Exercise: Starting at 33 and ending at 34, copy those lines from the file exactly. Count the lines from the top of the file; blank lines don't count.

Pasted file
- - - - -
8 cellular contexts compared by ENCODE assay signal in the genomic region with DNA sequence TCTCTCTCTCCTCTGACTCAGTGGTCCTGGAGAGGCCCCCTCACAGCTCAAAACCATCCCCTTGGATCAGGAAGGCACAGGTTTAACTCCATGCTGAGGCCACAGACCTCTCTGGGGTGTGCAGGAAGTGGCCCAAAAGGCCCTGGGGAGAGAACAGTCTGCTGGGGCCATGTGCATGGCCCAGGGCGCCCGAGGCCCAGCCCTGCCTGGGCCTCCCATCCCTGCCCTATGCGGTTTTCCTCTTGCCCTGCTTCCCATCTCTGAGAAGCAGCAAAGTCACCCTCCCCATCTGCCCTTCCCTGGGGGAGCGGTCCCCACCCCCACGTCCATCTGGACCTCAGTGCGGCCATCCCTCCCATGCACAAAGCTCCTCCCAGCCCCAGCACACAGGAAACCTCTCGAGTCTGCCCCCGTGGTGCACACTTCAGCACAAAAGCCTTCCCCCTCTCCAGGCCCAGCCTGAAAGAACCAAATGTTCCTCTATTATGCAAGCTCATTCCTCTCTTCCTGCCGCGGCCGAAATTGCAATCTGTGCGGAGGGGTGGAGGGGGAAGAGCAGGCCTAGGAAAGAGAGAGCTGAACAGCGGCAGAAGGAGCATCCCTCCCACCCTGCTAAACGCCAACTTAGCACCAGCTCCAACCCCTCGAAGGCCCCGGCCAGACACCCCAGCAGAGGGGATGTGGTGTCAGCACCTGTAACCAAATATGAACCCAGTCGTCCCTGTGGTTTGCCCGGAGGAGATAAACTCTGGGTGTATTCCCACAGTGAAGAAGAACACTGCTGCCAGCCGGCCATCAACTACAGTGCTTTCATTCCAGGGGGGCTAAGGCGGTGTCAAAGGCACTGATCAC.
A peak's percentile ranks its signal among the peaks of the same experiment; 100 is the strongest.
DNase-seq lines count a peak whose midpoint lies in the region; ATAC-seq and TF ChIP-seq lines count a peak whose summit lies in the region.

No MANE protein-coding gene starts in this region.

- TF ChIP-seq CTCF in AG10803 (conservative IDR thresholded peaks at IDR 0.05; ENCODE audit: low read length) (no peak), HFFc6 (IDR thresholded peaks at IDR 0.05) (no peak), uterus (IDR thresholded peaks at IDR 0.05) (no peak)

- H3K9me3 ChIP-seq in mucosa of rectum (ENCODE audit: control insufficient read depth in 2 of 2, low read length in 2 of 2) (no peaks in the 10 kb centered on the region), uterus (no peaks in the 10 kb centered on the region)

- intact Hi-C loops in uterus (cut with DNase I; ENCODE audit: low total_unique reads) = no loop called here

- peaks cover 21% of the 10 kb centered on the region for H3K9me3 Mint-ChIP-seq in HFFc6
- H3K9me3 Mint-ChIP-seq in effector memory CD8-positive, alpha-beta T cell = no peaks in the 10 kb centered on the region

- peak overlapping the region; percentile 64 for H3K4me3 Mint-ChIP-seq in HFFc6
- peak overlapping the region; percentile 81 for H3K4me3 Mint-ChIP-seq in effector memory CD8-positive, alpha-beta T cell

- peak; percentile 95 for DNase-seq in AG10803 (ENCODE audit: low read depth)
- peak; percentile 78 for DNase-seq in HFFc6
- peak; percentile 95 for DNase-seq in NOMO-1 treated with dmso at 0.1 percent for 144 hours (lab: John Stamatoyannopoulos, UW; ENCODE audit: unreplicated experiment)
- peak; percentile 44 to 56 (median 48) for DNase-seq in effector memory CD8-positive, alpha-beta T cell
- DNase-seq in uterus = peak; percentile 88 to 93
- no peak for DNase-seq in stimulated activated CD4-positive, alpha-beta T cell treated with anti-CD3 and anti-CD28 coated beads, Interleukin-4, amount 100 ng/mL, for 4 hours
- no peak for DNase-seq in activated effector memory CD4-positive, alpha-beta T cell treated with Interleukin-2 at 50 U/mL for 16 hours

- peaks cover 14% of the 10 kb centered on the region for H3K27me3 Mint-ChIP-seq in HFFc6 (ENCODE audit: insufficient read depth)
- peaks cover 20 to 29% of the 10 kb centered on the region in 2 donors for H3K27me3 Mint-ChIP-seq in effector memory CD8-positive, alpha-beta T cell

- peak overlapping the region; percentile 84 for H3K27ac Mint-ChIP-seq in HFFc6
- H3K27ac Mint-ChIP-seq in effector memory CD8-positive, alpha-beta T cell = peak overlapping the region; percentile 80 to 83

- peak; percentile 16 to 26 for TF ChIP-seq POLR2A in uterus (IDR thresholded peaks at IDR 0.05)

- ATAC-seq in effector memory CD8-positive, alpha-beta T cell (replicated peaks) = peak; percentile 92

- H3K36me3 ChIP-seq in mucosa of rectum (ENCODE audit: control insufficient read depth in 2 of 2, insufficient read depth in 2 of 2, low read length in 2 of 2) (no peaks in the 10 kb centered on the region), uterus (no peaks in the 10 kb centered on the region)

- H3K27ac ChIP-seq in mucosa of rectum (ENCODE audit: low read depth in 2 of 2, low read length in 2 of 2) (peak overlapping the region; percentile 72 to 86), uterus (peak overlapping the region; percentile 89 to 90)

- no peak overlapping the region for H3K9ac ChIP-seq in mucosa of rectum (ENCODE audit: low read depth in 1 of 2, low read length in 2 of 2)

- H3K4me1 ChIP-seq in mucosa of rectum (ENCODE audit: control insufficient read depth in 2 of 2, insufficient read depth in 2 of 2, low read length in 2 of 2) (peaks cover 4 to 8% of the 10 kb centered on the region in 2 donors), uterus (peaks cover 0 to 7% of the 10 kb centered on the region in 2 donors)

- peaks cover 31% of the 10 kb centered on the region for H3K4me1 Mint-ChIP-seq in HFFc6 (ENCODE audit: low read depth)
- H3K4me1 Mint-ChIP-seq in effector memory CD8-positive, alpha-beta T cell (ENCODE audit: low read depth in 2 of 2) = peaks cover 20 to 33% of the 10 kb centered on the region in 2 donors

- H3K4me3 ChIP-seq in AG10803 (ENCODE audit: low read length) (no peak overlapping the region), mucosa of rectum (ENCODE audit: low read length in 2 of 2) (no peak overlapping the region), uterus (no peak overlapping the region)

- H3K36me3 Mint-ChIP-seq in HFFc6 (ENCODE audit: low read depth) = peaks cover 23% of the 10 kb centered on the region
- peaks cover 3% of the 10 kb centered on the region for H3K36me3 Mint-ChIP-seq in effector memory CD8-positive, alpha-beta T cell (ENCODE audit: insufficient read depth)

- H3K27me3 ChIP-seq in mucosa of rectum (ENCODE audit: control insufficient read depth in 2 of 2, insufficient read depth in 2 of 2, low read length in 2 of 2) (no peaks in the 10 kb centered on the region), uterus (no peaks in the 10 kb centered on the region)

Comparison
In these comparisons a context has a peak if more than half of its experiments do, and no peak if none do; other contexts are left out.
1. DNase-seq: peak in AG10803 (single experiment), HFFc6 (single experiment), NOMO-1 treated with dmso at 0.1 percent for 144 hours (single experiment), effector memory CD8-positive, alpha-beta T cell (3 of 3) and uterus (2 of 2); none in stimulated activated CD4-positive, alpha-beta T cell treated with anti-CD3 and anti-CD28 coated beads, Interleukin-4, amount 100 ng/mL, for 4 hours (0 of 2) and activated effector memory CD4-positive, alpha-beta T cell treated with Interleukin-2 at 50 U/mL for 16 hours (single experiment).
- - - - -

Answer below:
- peaks cover 3% of the 10 kb centered on the region for H3K36me3 Mint-ChIP-seq in effector memory CD8-positive, alpha-beta T cell (ENCODE audit: insufficient read depth)

- H3K27me3 ChIP-seq in mucosa of rectum (ENCODE audit: control insufficient read depth in 2 of 2, insufficient read depth in 2 of 2, low read length in 2 of 2) (no peaks in the 10 kb centered on the region), uterus (no peaks in the 10 kb centered on the region)